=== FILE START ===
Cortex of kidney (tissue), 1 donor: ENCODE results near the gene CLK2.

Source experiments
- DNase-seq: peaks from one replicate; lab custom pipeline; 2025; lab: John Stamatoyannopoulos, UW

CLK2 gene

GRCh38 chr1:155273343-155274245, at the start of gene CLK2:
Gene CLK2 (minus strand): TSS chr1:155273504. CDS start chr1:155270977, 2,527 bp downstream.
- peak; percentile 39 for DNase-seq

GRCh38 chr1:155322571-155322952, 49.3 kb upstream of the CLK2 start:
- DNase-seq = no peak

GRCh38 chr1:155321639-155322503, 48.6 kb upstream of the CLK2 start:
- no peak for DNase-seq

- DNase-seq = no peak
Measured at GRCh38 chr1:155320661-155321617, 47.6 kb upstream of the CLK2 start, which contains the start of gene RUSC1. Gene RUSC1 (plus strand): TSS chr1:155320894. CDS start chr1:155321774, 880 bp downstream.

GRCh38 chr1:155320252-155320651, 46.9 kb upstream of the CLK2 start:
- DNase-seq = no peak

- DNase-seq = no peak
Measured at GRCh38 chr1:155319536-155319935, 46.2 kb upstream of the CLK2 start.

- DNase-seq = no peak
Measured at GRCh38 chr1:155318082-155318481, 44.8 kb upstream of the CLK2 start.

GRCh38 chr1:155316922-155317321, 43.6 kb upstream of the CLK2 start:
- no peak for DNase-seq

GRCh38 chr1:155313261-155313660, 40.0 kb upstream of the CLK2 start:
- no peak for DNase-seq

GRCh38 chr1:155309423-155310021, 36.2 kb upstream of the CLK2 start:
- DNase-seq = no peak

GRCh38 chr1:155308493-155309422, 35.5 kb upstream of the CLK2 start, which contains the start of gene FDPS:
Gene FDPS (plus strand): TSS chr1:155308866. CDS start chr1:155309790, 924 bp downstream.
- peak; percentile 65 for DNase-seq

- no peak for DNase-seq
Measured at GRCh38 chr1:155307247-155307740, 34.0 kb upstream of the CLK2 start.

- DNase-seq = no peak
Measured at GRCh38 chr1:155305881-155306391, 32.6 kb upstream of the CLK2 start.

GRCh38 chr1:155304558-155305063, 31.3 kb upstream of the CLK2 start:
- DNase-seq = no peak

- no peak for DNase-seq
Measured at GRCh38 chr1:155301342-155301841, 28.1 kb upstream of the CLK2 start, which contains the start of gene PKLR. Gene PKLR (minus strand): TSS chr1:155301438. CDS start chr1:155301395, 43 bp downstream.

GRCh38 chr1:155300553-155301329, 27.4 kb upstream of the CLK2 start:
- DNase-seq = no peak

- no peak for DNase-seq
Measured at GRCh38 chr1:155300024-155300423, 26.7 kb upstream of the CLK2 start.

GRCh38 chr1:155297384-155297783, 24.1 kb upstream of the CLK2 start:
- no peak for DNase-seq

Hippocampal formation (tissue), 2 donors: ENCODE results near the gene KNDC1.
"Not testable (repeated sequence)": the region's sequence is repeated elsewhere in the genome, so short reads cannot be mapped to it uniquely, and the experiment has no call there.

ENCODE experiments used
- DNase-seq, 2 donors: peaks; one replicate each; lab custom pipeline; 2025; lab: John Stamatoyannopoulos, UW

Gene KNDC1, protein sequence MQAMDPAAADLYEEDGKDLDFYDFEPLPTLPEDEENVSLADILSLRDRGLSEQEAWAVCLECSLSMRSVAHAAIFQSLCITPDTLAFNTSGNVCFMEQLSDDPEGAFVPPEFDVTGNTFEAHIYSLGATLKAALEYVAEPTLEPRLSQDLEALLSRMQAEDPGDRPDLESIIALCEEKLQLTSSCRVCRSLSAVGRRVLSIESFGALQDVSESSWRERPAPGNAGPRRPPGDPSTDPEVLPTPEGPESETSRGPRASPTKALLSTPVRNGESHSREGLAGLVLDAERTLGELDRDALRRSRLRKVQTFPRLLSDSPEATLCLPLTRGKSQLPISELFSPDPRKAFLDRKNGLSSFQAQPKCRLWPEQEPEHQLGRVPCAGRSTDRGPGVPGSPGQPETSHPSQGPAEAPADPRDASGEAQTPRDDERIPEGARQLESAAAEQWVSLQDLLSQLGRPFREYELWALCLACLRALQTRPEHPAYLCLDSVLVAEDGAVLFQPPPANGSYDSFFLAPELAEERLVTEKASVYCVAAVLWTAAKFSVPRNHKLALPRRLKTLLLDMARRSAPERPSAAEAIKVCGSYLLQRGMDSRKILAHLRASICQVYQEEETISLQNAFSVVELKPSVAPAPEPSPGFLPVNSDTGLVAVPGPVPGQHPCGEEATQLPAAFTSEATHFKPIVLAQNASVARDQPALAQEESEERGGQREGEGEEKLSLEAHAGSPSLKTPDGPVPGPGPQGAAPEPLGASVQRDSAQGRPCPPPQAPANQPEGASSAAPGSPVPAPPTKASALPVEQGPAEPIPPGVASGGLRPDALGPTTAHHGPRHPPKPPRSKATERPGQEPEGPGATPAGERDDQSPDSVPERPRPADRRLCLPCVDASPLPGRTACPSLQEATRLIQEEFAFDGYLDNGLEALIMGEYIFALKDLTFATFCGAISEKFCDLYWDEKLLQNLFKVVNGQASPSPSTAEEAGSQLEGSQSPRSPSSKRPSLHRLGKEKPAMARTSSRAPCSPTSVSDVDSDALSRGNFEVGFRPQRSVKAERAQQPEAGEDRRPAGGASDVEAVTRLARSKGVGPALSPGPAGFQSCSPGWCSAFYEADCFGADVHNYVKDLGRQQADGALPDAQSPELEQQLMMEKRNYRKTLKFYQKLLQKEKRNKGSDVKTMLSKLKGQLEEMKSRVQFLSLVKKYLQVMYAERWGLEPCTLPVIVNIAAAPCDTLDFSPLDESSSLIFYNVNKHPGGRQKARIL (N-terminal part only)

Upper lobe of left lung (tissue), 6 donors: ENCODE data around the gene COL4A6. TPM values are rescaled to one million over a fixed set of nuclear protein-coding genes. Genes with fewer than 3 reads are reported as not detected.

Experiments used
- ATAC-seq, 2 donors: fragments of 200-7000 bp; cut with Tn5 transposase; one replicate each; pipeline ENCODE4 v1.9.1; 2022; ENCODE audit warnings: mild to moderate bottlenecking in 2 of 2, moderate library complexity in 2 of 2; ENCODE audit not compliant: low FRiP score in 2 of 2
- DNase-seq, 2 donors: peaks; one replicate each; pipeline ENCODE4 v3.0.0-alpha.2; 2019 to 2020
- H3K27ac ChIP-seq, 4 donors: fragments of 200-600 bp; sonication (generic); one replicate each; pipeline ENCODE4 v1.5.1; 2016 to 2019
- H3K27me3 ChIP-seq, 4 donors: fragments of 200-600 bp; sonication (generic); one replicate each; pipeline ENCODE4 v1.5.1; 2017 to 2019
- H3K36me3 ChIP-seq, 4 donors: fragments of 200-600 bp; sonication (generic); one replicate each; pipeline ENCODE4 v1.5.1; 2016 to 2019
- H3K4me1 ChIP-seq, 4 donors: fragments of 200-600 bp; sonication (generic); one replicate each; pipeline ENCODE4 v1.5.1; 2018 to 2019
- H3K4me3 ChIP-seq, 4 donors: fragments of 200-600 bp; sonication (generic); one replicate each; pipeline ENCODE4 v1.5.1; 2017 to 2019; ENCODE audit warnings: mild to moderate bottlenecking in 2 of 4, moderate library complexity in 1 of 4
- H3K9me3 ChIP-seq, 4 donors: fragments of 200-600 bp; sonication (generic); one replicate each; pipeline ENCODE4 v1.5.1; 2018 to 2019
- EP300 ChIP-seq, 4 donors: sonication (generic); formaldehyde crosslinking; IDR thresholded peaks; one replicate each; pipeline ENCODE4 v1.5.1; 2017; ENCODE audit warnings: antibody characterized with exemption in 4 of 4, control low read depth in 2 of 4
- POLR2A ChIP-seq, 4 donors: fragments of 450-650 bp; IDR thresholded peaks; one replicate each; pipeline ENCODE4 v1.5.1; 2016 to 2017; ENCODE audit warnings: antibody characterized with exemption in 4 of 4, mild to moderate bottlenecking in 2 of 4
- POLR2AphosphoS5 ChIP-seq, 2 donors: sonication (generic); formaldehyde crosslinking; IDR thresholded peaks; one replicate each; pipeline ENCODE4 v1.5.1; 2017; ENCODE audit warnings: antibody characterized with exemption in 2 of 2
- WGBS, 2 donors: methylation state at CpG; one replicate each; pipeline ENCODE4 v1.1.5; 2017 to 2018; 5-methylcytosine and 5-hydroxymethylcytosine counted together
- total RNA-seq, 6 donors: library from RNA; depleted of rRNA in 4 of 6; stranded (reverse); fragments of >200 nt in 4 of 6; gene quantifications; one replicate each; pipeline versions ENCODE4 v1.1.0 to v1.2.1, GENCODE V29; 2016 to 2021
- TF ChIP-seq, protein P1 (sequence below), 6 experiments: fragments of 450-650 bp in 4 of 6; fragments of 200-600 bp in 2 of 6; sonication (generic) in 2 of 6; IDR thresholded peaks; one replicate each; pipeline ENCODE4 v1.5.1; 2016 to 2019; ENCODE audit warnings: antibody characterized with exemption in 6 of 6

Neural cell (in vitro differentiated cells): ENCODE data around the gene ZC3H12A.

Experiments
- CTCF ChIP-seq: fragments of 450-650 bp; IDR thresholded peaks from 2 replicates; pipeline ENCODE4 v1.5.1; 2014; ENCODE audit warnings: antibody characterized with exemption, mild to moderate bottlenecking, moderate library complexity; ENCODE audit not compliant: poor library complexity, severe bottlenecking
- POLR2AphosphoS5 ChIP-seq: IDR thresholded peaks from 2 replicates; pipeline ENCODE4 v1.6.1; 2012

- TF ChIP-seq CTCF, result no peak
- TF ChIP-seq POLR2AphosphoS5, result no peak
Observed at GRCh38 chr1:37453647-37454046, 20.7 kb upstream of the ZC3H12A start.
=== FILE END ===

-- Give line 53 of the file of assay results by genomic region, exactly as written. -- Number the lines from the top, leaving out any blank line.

- H3K27me3 ChIP-seq, 4 donors: fragments of 200-600 bp; sonication (generic); one replicate each; pipeline ENCODE4 v1.5.1; 2017 to 2019